Ev­ery sin­gle per­son read­ing this ar­ti­cle has made a mis­take at work. If it’s a large mis­take you might need to start over again with your work col­leagues. And whether a lot of time has passed or just a lit­tle, Ali­son McGavin ex­plains what you need to do t

Elite Agent - - CONTENTS - Ali­son McGavin

Busi­nesses suc­ceed be­cause they re­cover from the mis­takes peo­ple make, not be­cause no­body ever does any­thing wrong.

No one likes to be re­spon­si­ble for mis­takes. How­ever, if you’ve stuffed up at some point, and your man­ager is not happy with you, dust your­self off be­cause there is good news; mis­takes, even big ones, don’t have to leave a per­ma­nent mark on your ca­reer.

Here are some steps to gain back your man­ager’s trust and per­haps in­crease the re­spect in the mean­time.


The blun­der has hap­pened and, no mat­ter what you do, you can’t change that. The most im­por­tant part of mak­ing a mis­take is how quickly you own it. This will keep the col­lat­eral dam­age to a min­i­mum. Hid­den prob­lems be­come se­ri­ous threats!

Tell your man­ager straight away, but don’t make it about you. Keep it to the facts and don’t make ex­cuses. Ex­plain how it hap­pened and try to have a cou­ple of po­ten­tial so­lu­tions pre­pared to show that you’re work­ing to­wards re­pair­ing it and en­sur­ing it doesn’t hap­pen again. Re­mem­ber – busi­nesses suc­ceed be­cause they re­cover from the mis­takes peo­ple make, not be­cause no­body ever does any­thing wrong. There are right and wrong ways to apol­o­gise! Your man­ager is up­set that this mis­take has oc­curred and so it’s only right to apol­o­gise to those who have been let down. Your apol­ogy needs to be in three parts – ad­mit­ting the mis­take, say­ing sorry and ac­knowl­edg­ing what needs to be done dif­fer­ently in the fu­ture.


Don’t hand the prob­lem over. It’s your mess-up and you’ve owned it, so now you must fix it. Sure, you might need help and it’s okay to ask for that help, but let it be known that you want to rec­tify this; you want to fig­ure it out your­self. This will help you not re­peat the er­ror in the fu­ture. The faster you en­gage in own­ing a mis­take and in re­pair­ing it, the more quickly your man­ager will stop think­ing about the mis­take and who made it in the first place.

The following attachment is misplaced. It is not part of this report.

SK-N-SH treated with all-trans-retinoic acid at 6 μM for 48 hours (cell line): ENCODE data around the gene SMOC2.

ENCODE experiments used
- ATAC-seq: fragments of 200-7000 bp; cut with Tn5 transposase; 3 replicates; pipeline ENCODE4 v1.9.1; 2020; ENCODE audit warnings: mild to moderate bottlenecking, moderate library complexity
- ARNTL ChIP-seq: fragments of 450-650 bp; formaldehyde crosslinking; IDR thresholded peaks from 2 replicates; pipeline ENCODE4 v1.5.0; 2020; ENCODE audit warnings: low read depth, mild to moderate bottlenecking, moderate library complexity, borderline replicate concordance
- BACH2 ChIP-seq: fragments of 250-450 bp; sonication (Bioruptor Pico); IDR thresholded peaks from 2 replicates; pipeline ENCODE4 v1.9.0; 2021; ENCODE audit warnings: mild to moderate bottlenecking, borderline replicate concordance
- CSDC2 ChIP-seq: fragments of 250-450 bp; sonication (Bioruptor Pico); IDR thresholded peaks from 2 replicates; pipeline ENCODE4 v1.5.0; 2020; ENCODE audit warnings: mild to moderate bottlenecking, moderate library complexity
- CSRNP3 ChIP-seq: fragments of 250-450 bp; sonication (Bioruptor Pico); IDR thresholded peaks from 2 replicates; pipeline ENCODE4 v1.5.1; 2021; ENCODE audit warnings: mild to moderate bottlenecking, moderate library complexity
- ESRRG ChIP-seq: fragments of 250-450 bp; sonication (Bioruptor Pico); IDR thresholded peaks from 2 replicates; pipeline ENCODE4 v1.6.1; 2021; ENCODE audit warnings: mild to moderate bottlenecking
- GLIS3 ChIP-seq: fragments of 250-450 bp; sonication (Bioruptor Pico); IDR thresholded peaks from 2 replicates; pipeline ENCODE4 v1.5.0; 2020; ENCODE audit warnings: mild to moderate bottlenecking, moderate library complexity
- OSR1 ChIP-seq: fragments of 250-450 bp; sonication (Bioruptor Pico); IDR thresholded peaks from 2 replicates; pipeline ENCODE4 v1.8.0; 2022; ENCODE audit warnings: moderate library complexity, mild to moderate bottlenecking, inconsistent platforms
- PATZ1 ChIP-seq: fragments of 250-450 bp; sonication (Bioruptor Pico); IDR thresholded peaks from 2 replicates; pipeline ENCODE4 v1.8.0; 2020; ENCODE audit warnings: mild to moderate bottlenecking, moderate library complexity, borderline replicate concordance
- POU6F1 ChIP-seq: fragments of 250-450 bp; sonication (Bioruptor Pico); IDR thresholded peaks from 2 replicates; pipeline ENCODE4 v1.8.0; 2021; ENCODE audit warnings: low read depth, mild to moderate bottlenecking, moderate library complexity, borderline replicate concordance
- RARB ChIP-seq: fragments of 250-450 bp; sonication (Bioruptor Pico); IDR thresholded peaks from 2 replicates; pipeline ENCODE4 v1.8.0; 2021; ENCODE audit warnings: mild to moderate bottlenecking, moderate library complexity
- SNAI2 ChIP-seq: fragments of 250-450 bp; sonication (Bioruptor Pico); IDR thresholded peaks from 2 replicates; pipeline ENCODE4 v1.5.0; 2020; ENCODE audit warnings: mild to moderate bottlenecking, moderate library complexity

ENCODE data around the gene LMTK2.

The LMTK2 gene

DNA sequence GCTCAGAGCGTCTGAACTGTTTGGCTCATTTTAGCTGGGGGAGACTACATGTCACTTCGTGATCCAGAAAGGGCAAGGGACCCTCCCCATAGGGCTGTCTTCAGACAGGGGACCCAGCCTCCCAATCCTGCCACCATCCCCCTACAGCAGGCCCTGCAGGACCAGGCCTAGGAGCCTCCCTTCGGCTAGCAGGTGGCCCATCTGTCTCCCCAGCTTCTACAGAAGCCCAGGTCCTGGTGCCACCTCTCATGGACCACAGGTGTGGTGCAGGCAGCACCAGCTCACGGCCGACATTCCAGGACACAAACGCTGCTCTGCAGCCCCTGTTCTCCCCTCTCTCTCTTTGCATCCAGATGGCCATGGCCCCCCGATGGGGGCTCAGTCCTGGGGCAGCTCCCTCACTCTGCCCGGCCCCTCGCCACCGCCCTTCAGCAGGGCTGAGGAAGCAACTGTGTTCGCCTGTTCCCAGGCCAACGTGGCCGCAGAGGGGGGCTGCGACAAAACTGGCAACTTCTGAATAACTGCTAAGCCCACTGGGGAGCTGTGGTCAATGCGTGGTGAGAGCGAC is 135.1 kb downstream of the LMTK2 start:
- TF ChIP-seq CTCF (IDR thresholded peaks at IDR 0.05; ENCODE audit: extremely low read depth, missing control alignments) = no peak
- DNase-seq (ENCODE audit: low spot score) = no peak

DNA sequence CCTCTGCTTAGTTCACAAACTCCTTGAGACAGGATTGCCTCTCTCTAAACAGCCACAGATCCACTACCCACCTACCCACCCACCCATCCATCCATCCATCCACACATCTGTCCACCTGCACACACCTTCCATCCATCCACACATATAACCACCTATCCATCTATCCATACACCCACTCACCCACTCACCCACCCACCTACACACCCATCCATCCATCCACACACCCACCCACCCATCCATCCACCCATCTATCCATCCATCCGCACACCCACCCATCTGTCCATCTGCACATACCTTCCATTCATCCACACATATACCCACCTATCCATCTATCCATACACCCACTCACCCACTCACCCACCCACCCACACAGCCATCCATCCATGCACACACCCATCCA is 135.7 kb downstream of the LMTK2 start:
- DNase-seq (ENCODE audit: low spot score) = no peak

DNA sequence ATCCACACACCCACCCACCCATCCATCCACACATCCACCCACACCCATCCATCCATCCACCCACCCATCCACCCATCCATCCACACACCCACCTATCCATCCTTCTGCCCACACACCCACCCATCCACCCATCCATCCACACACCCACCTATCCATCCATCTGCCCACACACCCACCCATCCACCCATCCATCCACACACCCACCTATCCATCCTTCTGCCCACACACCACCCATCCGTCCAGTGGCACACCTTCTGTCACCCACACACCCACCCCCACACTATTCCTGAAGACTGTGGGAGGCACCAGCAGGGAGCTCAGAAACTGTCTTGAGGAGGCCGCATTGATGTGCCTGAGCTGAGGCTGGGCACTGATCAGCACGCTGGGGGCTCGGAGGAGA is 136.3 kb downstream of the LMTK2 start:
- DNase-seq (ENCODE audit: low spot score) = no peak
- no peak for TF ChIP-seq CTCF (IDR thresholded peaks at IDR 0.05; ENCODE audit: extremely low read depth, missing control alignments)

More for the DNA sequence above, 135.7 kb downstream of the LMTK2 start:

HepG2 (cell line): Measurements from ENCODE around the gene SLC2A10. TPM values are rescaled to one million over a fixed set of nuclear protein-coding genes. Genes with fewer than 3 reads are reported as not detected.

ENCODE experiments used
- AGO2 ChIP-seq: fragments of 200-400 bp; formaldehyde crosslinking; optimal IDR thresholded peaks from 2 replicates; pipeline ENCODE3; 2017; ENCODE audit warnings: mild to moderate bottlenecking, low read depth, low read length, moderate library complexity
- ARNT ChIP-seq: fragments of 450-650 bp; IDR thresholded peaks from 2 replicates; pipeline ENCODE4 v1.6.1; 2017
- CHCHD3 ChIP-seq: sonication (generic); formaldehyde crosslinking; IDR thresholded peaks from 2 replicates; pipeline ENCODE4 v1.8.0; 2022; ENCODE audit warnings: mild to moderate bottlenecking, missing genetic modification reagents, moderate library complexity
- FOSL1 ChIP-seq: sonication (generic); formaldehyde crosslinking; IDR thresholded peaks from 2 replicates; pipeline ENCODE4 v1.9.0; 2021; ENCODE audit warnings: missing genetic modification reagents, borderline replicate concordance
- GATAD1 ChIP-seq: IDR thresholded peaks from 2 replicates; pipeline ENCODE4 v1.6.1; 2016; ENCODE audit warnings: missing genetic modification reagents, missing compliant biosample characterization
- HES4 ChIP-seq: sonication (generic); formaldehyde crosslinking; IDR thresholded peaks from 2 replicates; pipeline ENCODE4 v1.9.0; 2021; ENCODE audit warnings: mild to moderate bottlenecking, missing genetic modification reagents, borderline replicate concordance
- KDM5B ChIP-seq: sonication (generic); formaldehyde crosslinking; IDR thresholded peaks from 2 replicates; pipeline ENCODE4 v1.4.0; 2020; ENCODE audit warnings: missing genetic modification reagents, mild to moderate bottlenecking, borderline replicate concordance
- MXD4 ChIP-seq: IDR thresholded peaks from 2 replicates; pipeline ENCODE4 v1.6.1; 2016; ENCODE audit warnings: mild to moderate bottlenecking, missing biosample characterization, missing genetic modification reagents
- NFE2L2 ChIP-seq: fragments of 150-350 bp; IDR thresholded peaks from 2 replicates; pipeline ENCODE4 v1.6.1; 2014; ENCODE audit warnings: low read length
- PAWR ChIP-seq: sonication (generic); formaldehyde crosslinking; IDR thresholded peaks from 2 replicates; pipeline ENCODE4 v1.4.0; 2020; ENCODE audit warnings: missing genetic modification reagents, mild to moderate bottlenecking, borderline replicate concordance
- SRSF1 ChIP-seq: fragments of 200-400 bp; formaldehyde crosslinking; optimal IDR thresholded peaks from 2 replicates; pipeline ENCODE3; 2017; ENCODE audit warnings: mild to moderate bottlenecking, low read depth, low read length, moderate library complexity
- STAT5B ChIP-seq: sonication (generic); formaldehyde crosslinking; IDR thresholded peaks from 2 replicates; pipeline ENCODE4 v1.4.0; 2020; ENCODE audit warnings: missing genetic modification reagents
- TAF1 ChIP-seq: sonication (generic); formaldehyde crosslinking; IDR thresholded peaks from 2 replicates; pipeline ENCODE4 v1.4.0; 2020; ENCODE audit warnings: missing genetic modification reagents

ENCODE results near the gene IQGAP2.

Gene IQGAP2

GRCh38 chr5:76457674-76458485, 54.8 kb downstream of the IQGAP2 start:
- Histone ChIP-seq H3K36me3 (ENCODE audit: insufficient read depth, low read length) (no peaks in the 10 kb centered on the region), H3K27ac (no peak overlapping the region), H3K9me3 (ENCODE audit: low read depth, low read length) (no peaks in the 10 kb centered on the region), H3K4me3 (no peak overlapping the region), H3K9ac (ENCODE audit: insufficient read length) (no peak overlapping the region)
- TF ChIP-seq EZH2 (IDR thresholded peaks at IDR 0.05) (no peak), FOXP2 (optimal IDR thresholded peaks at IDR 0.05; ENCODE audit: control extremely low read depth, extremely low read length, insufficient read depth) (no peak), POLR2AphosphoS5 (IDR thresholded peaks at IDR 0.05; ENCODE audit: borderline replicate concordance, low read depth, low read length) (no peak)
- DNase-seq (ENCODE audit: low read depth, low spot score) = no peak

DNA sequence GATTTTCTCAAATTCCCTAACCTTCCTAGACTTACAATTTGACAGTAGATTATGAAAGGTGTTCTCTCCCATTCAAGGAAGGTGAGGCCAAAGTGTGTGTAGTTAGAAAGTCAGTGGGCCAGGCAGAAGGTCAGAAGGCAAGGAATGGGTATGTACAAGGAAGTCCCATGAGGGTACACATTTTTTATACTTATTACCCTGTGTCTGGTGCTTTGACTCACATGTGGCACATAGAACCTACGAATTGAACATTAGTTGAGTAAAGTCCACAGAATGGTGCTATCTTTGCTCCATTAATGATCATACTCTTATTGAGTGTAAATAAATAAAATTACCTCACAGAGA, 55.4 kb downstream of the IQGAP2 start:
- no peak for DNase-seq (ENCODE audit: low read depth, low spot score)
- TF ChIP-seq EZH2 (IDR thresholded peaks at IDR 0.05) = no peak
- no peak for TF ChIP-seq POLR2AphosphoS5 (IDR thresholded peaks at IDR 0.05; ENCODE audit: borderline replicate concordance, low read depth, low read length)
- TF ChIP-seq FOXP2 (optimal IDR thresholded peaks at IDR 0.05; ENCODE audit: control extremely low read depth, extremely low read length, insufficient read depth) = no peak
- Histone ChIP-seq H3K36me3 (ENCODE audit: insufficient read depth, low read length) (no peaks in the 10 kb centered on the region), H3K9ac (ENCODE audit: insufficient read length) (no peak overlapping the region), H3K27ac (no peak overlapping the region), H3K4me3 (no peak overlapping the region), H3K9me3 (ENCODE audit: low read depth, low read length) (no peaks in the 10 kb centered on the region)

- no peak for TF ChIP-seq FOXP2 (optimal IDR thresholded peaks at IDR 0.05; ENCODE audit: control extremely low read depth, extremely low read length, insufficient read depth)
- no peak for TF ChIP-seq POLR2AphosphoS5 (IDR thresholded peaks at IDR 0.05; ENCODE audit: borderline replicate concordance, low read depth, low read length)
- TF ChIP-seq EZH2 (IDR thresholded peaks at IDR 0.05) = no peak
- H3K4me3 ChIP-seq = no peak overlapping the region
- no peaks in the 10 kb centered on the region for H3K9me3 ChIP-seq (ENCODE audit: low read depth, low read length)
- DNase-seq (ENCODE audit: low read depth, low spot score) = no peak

Take the time to truly think about what steps led to the mis­take and what could have been done to avoid it. What can you do dif­fer­ently? Re­flec­tion can of­ten be eas­ier when some time has passed; as they say, hind­sight is a won­der­ful thing.

Re­flect­ing might make you aware that there are pat­terns in your per­for­mance or be­hav­iour that con­trib­ute to these er­rors. Once you re­alise that, you can then ad­dress how you might change, or put mea­sures in place to pre­vent the same mis­take oc­cur­ring again. Would im­ple­ment­ing an ideal week en­sure that you don’t miss that task? Or per­haps you need to be more or­gan­ised or fol­low check­lists. Find out what works for you and make it eas­ier for your­self by im­ple­ment­ing the so­lu­tion.


At one time or an­other the high­est-per­form­ing teams are those that make the most mis­takes! The dif­fer­ence is that these high-per­form­ing teams share their mis­takes and the so­lu­tions so that ev­ery­one, not just you, learns and grows be­yond them.

Fol­low­ing the above steps af­ter a mis­take is cru­cial, but it’s what you do from there on in that will pre­serve the trust you’ve worked so hard to build. Not only are you al­lowed to make mis­takes, you’re ex­pected to; but now when that hap­pens you’ll know ex­actly what to do to keep the dam­age to a min­i­mum. •

Ali­son McGavin is a Se­nior Re­cruit­ment Con­sul­tant with Real+. For more in­for­ma­tion visit re­

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